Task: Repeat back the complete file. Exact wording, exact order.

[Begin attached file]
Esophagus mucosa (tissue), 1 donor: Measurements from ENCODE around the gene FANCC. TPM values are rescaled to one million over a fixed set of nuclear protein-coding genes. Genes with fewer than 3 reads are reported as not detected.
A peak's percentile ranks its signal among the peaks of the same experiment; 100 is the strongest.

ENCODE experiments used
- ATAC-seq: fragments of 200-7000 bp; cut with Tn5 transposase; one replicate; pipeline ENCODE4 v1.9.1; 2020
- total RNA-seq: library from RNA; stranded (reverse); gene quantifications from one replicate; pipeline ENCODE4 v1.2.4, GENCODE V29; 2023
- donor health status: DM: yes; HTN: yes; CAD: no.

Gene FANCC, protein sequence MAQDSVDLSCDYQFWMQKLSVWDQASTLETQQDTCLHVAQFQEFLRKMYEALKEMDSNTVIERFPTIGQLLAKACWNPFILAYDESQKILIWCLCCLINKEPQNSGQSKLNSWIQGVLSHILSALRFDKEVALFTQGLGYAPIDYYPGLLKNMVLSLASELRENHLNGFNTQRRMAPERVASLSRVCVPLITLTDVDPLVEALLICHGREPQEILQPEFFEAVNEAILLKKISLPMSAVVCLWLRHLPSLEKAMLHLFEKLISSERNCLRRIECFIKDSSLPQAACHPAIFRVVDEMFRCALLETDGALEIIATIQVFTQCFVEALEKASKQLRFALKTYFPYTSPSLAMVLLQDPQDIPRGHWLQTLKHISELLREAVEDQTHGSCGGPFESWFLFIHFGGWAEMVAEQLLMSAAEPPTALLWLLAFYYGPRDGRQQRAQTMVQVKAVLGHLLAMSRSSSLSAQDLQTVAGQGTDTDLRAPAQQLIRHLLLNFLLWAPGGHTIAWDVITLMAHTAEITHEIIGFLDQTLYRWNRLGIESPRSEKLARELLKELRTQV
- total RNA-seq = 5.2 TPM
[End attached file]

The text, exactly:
Esophagus mucosa (tissue), 1 donor: Measurements from ENCODE around the gene FANCC. TPM values are rescaled to one million over a fixed set of nuclear protein-coding genes. Genes with fewer than 3 reads are reported as not detected.
A peak's percentile ranks its signal among the peaks of the same experiment; 100 is the strongest.

ENCODE experiments used
- ATAC-seq: fragments of 200-7000 bp; cut with Tn5 transposase; one replicate; pipeline ENCODE4 v1.9.1; 2020
- total RNA-seq: library from RNA; stranded (reverse); gene quantifications from one replicate; pipeline ENCODE4 v1.2.4, GENCODE V29; 2023
- donor health status: DM: yes; HTN: yes; CAD: no.

Gene FANCC, protein sequence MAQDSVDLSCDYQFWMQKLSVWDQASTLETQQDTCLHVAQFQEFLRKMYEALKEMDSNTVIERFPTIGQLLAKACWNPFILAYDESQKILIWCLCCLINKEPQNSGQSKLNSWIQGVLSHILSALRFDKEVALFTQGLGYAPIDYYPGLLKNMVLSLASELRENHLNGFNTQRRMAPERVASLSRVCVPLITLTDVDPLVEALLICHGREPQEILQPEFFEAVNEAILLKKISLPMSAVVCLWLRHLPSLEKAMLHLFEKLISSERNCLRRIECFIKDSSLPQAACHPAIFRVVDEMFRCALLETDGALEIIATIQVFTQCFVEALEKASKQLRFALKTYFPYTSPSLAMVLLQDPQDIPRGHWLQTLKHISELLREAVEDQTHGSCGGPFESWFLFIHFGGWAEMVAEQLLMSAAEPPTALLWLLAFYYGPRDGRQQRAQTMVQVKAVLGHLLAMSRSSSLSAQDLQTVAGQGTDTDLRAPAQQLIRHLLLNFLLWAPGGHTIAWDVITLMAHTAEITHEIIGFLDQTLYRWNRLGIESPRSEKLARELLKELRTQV
- total RNA-seq = 5.2 TPM